Guest post by Tom Moylan
We left—onto the freeway shoulders—
under the tough old stars—
In the shadow of bluffs
I came back to myself,
To the real work, to
“What is to be done.”Gary Snyder, “I Went into the Maverick Bar” from Turtle Island.
We all know that the world we live in (in all our intersectional diversity) is beset by a cluster of interrelated crises that are cascading toward even greater destruction, threatening the life of the planet itself. In these dark times, radical action is needed more than ever so that we can face these crises and build a better world for all humans, all nonhumans, and nature itself. This is where the praxis of being utopian, becoming utopian, is called for. In using the word utopia, I’m not talking about its popular mis-conceptualization as useless wishful thinking or its systemic anti-utopian formulation as top-down authoritarianism. Rather I’m talking about a deeply transformative impulse, based in a dynamic mix of suffering and hope, that refuses to settle for the terms and conditions of our enclosed present and then insists on reaching out, in communal efforts, to create that better world.
I discuss these matters in Becoming Utopian: The Culture and Politics of Radical Transformation, which Bloomsbury was so good to publish this year. Drawing on my personal and political experience from the 1960s onward and developed in my writings from the 1990s onward, I offer a running argument through the book for the need to know more about this process of addressing the present in the name of the not yet realized better future.
In this way, the book is a capstone to my lifelong vocation of trying to make a difference, trying to make the world a better place (though it is a capstone from which more work is yet to come). And so, I write from an autobiographical position that begins in my childhood in Chicago in an Irish immigrant, working class family, rooted in a conservative Catholicism that nevertheless stood against the greed of mammon and the arrogance of power, but then moves through my expanding life on the streets of the city, in classrooms, in meeting rooms of activist movements, and in the engaged political life of the public sphere. Throughout, I speak to my developing sense of duty to make that difference in the world, a duty that is informed by and grows through the thought and practice of a post-Vatican II Catholicism to begin with but then segues into a secular Left political standpoint, informed by New Left and socialist feminist politics and anarchist and Marxist theory. And helped along by reading a lot of science fiction!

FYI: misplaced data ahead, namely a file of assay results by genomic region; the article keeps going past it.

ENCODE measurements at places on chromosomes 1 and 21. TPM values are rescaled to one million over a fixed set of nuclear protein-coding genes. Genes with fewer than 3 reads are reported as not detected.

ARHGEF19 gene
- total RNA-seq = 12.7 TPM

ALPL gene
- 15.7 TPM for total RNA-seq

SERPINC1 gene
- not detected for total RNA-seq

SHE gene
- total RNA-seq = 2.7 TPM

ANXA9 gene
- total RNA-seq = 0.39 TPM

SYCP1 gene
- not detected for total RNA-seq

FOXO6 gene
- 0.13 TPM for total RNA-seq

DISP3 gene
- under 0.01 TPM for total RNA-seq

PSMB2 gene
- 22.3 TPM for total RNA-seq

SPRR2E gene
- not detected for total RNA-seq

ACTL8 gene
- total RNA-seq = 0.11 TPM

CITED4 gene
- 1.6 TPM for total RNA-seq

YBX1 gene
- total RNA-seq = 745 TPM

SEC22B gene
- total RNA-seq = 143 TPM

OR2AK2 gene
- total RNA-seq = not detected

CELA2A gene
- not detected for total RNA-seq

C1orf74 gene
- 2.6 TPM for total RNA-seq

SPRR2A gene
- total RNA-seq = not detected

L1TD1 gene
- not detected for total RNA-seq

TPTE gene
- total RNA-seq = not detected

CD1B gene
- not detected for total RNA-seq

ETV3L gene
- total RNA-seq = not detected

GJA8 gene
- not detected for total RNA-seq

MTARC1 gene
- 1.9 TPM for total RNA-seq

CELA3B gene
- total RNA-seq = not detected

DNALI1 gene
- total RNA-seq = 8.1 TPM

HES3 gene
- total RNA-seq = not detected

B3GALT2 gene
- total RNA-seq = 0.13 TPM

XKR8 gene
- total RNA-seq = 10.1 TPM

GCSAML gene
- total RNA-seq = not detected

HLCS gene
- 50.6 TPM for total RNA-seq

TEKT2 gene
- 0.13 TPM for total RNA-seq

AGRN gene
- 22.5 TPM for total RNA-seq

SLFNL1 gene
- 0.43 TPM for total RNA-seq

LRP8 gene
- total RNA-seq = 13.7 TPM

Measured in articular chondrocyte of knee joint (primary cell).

And so, I learned the name utopia. But as I read and studied and went deeper into the world of utopian thought and practice, I learned that we can draw on a utopian problematic that gives us a set of categories by which we can know and intervene in the world in a radically different manner. I learned that a utopian method of negative critique and positive anticipatory vision (rooted in hard reality, not castles in the sand) could inform and drive creative practice, theoretical thinking, and existential and political action. I learned that this utopian project is best done with others, not in some private garden of delight but in a collective/communal way of being that prefigures a better future right within the hard times of the present.
I learned that becoming utopian is something we (whoever we are) all can do. I learned that becoming utopian is something we must do over and over, throughout our lives. I learned that becoming utopian is something that any realized political system or movement must do over and over. This is so that the tendency toward loss of energy, compromise, cooptation, outright suppression and repression can be overcome again and again.
I learned that becoming utopian brings with it a double consciousness, of the terrible old world we live in and the better new world we strive for. I learned that becoming utopian is a process that works within a double temporality, wherein we live and work in the dark moment of the present but do so in the terms of an not yet achieved future of which the present is its past. And so I share all this in Becoming Utopian.
Tom Moylan is Glucksman Professor Emeritus at the University of Limerick, Ireland. Founder of the Ralahine Centre for Utopian Studies and an internationally recognised scholar and teacher, his previous books inclide Demand the Impossible: Science Fiction and the Uropian Imagination (1986).